– Lost
    Commented Jul 8, 2021 at 8:36
  • $\begingroup$ Yes, when you multiply a complex number by a complex number of modulus 1, that is a rotation. But you are multiplying vectors (or states) by complex numbers. Physically, $|\psi>$ and $e^{i\theta}|\psi>$ represent the same state in the Hilbert space, whereas rotation implies transforming a vector into a different one (if you use the same basis). Sometimes people say "we only care about directions in Hilbert space". That's why I said it's probably impossible to visualize it, because the multiplication of vectors as numbers on a complex plane by a complex number does not carry the same meaning. $\endgroup$
    – SSh2402
    Commented Jul 8, 2021 at 17:19
  • $\begingroup$ "the multiplication of vectors as numbers on a complex plane by a complex number does not carry the same meaning" Why? What prevents me from considering a ket as a point in complex plane with infinite dimensions (that is an infinite dimensional vector)? $\endgroup$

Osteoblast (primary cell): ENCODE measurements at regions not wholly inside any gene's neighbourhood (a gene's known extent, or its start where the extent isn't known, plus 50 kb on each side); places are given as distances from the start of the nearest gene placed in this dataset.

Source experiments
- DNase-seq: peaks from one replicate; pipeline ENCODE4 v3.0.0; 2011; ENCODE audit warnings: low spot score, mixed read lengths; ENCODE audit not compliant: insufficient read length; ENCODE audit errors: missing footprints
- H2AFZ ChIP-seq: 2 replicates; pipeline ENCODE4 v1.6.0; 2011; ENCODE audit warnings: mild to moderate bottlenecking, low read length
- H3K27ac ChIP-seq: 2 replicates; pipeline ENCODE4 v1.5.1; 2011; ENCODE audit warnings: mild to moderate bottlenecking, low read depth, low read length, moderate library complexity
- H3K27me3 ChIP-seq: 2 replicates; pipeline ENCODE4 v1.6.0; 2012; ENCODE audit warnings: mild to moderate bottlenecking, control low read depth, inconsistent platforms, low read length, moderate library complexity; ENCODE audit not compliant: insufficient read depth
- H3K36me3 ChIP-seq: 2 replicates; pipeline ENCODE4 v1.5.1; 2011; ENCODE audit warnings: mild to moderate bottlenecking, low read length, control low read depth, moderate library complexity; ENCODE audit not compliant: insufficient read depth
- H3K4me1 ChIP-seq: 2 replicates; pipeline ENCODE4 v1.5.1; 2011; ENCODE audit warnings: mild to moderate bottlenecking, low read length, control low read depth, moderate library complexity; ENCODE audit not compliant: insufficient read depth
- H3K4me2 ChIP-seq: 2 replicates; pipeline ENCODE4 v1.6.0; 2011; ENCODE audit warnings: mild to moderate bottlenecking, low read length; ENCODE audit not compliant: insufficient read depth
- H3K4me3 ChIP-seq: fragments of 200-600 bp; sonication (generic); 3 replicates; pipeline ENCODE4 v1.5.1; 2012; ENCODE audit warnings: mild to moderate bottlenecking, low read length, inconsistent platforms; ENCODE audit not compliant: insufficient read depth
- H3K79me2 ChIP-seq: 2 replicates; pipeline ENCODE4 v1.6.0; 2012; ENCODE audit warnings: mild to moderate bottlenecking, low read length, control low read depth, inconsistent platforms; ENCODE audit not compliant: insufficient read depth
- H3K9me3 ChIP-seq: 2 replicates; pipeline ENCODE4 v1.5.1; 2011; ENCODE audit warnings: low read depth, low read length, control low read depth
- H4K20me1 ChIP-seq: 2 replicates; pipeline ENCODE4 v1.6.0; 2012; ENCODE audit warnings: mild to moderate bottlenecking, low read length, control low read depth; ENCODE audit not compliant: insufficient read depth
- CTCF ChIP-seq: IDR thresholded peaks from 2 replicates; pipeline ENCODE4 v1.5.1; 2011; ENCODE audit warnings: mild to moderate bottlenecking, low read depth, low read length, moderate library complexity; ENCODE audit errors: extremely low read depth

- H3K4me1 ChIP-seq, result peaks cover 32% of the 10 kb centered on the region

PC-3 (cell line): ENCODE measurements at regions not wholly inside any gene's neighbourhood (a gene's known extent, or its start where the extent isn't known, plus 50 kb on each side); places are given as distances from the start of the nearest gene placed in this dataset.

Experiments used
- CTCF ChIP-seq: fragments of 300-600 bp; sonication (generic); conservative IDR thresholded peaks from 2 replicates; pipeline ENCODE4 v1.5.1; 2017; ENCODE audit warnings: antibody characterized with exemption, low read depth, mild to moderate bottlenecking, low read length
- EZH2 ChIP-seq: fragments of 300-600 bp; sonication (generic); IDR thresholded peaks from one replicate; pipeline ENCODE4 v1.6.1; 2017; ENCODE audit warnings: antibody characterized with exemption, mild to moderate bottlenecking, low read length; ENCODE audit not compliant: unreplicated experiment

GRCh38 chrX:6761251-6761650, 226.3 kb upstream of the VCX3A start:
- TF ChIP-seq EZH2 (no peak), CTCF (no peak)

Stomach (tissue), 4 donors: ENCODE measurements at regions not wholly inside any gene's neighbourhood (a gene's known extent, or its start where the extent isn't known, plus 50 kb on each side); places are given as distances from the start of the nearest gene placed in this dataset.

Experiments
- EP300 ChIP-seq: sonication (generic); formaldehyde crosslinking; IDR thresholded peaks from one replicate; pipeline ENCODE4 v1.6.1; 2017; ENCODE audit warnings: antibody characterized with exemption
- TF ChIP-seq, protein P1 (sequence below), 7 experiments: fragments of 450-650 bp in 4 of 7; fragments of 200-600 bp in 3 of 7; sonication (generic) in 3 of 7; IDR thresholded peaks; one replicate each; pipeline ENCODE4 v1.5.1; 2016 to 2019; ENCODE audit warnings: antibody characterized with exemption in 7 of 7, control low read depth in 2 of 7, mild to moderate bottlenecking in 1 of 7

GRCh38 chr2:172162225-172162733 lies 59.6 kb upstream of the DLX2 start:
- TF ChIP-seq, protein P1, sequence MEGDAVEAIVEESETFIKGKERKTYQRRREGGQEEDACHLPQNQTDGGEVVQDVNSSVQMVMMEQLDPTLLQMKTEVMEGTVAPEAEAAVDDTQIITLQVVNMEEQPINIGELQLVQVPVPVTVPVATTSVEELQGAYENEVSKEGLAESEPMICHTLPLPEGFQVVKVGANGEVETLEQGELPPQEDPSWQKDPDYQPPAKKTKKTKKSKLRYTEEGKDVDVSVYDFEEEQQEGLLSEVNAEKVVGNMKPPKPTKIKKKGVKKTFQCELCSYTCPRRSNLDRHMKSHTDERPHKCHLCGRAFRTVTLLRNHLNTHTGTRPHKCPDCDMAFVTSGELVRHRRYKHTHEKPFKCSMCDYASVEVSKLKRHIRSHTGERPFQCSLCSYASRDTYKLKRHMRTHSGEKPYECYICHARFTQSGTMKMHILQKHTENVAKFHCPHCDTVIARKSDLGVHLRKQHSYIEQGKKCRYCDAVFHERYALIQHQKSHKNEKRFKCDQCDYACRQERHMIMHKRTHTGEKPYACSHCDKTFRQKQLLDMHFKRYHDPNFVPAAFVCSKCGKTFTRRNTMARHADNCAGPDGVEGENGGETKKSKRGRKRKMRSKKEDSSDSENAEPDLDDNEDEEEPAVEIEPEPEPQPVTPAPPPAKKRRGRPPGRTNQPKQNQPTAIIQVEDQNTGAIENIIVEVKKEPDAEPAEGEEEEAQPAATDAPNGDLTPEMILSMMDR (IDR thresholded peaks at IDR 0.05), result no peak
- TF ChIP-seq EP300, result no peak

– Lost
    Commented Jul 8, 2021 at 19:51

There are a few concepts intertwined here that we can try to tease apart. Unitary transformations can indeed be considered changes of basis, unitary operators indeed cause changes of phase to their eigenstates, and multiplication by a complex number is indeed a rotation in the complex plane. However, lots of different things can happen when we put all of these concepts together, so let's work through a few ideas.

When does changing basis change the physics?